2017 is behind us and what a ride! Happy New Year!
The Challenges of Owning a Handmade Business
2017 was a crucible year, at two points in the year, I thought I was done, the strain was almost more than I could bear. We grew through it and ended up stronger than ever.
As most of you know, this is an extension of my grandfather's business that started before 1957. It has continued without any downtime up through today in 2018 and we continue to grow. While the business has, at its core, my grandparents work ethic and detail, the business itself has provided some unique learning opportunities.
This is a look behind the scenes, and probably contains thoughts I shouldn't share, but we are all friends here.
At the end of 2016, my SCORE counselors helped me understand what the business part of Mystic Knotwork needed. We needed consistent training in case there was artisan turnover, a larger stock of raw materials, and more ready-made inventory. Rope and knots made ahead at levels I had never considered before.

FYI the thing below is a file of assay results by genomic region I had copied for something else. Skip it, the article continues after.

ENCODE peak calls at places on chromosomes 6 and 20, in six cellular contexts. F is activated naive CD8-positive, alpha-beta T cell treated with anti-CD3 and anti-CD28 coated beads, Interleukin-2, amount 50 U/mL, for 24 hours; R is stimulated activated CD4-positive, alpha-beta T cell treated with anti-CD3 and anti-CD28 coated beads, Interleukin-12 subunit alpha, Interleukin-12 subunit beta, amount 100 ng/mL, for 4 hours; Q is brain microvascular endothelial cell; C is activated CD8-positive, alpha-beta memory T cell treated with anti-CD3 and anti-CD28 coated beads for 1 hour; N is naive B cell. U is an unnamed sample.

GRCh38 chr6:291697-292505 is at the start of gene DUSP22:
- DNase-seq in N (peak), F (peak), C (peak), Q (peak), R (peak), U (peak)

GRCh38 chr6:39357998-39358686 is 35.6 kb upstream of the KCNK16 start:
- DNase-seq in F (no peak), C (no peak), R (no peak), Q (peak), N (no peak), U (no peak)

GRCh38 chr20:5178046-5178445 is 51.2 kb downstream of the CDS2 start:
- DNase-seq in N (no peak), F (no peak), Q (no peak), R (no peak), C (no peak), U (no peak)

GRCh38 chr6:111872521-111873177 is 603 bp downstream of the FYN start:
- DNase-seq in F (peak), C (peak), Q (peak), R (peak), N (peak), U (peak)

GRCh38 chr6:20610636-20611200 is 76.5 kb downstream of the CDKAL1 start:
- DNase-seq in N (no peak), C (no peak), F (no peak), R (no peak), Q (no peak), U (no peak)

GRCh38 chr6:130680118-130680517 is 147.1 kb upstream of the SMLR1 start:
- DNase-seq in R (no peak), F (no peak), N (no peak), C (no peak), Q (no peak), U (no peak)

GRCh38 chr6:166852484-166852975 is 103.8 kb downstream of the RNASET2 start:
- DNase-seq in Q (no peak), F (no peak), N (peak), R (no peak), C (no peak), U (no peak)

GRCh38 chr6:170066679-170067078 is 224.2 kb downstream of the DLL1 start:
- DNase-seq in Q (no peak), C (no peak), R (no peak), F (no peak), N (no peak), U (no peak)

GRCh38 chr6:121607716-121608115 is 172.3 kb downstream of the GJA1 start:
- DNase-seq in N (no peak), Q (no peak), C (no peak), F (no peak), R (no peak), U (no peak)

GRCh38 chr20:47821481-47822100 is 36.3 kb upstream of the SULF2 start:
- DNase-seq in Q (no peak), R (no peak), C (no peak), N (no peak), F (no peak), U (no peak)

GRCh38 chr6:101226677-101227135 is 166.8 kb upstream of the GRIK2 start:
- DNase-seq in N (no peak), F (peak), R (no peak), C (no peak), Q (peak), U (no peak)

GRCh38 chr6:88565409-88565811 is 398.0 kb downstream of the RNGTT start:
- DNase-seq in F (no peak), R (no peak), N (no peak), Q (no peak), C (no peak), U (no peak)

So many coasters!
By February of last year, we had, literally, thousands of coasters, hundreds of trivets, and a solid team of knotters here in our public workshop. Our shop was filling up and it wasn't quite the selling season yet. We started toward two opposite goals. One was to build stock to the highest levels, and the other was to buy or rent an additional space to put them. We didn't actually have the savings on hand to do both, but I was going through the motions and praying for the opportunity. Prayer with thoughtful action.
We found a place in New London to build an offsite workshop and shipping center in December. In February, I gave it a closer look. We were out of space and needed to do something. It didn't feel right hiding a second shop offsite, but there would be flexibility. Not until I was in the meeting with the town officials did I find out the town didn't have a zoning law that covers what we do... Are we manufacturing, industrial, shipping? The area wasn't zoned for retail, and online sales didn't classify in any zoning regulation. That resistance, combined with my reservation, caused me to walk away from that idea.